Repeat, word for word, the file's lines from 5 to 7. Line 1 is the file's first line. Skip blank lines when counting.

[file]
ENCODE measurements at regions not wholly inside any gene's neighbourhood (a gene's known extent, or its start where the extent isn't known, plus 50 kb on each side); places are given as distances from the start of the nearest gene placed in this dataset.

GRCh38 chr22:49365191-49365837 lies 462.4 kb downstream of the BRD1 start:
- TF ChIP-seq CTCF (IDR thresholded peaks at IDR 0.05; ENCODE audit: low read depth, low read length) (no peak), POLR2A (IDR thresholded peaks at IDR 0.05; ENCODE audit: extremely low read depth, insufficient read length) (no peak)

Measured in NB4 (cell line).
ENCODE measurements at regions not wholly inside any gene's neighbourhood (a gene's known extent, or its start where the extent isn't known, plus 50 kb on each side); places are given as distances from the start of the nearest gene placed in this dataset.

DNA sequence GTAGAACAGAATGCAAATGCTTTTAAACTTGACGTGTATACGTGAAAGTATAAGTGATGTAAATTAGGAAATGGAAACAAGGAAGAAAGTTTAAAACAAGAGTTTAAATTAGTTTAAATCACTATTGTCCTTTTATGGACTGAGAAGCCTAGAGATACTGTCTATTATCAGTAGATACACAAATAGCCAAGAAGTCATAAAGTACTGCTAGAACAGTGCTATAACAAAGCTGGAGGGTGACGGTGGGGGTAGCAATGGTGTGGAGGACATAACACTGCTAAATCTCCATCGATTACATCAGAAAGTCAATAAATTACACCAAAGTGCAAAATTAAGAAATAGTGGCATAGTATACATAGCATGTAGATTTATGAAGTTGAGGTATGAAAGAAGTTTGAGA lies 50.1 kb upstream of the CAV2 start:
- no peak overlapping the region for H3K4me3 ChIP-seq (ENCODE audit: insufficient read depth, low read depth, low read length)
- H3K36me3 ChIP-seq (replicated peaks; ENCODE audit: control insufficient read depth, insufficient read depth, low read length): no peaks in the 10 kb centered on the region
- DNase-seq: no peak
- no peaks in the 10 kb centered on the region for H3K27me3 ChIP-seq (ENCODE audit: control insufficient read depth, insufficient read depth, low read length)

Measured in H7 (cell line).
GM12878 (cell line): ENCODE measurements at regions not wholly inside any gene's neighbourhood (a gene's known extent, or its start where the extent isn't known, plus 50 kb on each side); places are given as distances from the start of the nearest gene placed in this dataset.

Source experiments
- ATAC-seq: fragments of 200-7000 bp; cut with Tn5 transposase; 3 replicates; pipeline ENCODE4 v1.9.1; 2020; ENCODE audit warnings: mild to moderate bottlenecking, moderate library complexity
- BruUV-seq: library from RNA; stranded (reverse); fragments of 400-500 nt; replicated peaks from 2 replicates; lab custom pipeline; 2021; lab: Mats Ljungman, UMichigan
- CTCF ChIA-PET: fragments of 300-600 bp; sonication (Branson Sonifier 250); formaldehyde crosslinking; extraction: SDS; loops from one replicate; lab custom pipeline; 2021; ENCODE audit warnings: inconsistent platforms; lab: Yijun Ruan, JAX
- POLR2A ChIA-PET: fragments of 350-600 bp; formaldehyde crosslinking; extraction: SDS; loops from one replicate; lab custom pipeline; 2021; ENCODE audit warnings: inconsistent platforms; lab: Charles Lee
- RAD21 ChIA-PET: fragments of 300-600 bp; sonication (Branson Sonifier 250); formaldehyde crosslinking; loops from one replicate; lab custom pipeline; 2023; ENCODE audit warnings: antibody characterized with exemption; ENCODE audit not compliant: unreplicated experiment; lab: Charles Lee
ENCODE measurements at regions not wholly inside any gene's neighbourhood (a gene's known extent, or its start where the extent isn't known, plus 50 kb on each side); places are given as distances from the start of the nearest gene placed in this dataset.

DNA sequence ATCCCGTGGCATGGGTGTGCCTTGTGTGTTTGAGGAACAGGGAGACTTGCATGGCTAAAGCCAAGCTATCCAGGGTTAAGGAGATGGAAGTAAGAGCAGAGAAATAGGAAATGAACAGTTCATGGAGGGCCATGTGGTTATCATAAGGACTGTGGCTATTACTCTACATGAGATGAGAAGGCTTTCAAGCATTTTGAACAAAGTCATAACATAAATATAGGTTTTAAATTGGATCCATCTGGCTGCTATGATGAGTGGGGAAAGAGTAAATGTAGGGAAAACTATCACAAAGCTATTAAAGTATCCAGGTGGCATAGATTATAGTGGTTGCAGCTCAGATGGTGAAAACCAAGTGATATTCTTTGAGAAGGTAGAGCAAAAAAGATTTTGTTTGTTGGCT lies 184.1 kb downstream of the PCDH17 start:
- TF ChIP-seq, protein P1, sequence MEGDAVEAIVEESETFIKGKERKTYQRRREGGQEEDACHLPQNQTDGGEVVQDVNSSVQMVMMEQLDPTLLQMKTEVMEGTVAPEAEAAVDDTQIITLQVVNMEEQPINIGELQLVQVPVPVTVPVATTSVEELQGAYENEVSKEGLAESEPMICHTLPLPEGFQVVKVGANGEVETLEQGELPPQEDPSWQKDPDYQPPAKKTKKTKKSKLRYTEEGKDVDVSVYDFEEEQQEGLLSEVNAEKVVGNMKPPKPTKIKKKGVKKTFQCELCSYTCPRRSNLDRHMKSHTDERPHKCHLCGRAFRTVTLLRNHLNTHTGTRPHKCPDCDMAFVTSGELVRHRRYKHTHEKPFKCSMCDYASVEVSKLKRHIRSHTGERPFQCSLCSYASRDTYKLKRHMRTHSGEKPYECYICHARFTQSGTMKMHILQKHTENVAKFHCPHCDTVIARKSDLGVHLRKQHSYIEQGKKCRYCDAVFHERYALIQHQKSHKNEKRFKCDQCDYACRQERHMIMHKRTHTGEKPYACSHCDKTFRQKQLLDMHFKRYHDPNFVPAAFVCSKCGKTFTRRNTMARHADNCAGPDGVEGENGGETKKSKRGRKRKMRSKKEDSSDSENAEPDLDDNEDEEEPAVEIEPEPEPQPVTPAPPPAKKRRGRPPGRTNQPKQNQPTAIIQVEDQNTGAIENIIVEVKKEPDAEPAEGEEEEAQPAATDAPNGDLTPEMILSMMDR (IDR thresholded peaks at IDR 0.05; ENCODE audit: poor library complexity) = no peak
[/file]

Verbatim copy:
ENCODE measurements at regions not wholly inside any gene's neighbourhood (a gene's known extent, or its start where the extent isn't known, plus 50 kb on each side); places are given as distances from the start of the nearest gene placed in this dataset.

DNA sequence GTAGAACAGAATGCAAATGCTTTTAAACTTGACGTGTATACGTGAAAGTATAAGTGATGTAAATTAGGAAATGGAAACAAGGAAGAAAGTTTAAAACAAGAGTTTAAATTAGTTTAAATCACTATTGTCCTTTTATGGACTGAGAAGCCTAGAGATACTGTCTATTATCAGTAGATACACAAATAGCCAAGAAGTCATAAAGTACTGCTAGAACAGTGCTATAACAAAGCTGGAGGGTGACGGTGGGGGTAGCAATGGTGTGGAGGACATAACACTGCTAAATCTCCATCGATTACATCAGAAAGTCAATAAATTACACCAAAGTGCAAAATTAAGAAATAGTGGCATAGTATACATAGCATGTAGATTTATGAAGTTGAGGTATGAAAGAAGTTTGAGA lies 50.1 kb upstream of the CAV2 start:
- no peak overlapping the region for H3K4me3 ChIP-seq (ENCODE audit: insufficient read depth, low read depth, low read length)